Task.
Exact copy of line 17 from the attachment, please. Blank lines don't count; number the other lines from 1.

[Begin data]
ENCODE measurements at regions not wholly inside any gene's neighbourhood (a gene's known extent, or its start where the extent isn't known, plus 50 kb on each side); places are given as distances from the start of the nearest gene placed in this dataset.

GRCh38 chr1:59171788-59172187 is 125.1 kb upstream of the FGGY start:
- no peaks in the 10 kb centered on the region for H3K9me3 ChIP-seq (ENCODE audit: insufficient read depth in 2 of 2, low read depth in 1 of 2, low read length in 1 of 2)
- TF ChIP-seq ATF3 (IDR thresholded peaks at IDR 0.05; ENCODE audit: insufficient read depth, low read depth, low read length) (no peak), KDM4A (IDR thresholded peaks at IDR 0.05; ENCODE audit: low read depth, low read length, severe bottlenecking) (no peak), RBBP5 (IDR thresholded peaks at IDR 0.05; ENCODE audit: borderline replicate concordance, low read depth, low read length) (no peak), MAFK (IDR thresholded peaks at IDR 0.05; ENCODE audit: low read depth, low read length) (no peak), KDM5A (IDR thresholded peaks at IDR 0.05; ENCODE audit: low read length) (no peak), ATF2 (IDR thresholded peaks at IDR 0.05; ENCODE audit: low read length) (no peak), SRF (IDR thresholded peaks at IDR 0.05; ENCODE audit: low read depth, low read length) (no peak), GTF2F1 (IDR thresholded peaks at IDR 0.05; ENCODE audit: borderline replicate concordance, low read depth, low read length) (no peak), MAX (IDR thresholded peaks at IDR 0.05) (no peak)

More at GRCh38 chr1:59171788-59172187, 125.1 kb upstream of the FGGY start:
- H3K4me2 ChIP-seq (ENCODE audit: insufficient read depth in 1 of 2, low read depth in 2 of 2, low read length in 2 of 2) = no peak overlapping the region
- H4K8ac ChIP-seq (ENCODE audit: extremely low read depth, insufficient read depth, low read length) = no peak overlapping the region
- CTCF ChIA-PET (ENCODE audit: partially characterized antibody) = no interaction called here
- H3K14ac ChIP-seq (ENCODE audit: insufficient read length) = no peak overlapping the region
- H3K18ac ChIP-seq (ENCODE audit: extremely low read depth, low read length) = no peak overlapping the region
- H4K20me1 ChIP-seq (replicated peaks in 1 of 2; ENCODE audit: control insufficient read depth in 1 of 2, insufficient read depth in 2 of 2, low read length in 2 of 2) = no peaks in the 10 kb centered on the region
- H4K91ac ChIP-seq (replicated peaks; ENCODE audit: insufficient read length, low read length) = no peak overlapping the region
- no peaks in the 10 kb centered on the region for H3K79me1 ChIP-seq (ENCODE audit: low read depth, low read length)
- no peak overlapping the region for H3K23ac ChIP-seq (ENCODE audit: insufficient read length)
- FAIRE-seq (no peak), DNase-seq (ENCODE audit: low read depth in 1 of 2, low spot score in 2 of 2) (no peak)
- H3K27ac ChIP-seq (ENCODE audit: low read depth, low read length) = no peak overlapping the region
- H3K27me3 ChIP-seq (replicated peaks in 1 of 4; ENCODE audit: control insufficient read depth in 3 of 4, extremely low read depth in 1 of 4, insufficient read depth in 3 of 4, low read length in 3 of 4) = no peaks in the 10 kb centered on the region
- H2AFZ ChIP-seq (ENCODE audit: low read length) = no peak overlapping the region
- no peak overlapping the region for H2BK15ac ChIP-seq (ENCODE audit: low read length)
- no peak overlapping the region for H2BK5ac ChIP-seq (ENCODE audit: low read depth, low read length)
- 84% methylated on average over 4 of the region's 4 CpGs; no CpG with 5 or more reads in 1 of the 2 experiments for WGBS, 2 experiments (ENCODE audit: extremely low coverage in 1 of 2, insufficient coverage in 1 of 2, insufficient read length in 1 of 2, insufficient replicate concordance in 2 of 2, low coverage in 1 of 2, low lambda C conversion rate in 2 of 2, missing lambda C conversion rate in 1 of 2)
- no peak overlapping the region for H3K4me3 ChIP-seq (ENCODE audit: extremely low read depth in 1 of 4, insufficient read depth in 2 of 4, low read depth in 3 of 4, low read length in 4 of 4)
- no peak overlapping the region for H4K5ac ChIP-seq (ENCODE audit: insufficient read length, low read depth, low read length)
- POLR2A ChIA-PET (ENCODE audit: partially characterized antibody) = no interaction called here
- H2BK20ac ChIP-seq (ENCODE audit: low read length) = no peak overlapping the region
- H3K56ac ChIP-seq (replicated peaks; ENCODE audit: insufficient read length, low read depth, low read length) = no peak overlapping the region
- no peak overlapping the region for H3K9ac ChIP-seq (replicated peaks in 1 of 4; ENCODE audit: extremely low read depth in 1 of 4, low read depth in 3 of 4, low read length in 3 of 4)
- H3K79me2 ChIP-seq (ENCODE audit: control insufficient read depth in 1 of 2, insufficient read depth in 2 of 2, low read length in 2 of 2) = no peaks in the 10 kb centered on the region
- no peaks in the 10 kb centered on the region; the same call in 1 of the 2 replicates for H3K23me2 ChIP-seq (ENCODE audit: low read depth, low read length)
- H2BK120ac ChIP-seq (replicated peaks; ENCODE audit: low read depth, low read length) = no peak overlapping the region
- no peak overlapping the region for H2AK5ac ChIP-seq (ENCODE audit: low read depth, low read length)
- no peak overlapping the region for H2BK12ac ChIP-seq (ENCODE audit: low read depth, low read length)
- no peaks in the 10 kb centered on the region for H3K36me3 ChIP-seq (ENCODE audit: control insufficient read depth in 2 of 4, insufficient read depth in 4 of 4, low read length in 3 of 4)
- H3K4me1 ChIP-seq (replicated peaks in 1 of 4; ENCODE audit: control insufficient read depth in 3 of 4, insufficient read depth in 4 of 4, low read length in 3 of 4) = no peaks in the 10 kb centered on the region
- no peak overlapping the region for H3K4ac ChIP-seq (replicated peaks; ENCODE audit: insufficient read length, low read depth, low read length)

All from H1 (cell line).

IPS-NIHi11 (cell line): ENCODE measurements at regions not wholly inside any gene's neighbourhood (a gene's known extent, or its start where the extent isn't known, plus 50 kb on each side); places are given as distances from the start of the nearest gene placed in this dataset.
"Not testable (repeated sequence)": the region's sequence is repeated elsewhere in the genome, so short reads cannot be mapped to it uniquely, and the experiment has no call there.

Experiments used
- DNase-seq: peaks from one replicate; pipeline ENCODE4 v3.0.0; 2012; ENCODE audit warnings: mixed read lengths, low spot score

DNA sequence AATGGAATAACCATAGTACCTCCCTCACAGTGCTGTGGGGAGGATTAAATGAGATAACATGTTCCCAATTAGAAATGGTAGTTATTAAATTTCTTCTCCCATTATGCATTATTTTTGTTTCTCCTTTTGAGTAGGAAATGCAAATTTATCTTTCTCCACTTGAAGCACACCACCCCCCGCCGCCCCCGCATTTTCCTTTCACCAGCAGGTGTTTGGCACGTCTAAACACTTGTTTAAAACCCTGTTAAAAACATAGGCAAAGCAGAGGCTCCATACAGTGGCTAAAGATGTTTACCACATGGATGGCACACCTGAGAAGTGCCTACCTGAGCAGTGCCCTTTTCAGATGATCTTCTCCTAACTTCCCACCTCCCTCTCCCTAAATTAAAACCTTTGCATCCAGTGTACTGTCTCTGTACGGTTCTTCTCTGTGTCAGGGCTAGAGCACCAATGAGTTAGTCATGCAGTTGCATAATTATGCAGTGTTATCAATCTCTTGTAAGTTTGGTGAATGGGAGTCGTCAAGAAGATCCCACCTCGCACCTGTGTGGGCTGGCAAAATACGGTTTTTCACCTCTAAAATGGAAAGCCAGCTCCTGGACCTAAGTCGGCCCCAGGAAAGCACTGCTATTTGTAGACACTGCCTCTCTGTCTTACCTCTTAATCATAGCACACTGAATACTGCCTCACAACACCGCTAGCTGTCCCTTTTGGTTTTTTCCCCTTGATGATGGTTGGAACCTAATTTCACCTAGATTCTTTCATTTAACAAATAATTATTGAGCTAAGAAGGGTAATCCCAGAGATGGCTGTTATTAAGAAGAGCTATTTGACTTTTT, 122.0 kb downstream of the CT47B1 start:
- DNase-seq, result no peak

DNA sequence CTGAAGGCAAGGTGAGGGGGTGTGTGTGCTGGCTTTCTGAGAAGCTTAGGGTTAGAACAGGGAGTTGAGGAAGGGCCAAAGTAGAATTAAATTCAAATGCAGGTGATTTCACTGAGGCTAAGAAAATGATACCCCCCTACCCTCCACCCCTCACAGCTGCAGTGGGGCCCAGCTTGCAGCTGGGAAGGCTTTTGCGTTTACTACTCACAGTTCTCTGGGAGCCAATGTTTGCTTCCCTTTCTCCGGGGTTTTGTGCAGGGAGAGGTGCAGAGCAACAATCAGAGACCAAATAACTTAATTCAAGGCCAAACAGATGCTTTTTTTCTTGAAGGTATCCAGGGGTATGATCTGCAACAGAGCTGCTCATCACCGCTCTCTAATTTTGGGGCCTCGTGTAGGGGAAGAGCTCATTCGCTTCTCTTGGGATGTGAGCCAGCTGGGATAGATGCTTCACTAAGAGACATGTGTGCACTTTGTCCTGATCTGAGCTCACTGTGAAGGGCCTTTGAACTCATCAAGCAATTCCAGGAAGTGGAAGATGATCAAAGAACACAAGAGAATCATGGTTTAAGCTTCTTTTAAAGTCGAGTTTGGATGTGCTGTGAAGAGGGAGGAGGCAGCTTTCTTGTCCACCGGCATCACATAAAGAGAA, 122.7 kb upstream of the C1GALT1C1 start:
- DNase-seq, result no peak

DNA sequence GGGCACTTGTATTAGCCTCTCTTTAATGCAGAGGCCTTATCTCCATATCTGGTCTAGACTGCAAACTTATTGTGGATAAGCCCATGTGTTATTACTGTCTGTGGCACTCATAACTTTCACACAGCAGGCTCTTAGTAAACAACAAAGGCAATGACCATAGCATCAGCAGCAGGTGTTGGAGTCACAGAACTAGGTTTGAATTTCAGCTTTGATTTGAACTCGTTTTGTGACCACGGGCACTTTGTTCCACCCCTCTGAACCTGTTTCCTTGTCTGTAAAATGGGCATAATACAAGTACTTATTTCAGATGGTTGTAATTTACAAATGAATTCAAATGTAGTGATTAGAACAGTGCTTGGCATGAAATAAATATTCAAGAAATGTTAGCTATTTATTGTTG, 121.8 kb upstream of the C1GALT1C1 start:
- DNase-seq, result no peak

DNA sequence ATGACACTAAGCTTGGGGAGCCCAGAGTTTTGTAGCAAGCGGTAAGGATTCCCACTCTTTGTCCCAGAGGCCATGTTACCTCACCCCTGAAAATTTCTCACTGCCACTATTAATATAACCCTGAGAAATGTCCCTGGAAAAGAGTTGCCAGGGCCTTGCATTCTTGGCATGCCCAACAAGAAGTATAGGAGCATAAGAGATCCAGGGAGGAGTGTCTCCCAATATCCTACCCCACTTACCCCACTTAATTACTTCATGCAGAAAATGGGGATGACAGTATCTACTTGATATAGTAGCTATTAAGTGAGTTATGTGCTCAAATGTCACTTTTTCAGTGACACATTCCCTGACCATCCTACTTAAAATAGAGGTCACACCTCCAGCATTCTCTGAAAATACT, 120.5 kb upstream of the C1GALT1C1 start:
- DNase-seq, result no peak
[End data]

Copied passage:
- H3K27me3 ChIP-seq (replicated peaks in 1 of 4; ENCODE audit: control insufficient read depth in 3 of 4, extremely low read depth in 1 of 4, insufficient read depth in 3 of 4, low read length in 3 of 4) = no peaks in the 10 kb centered on the region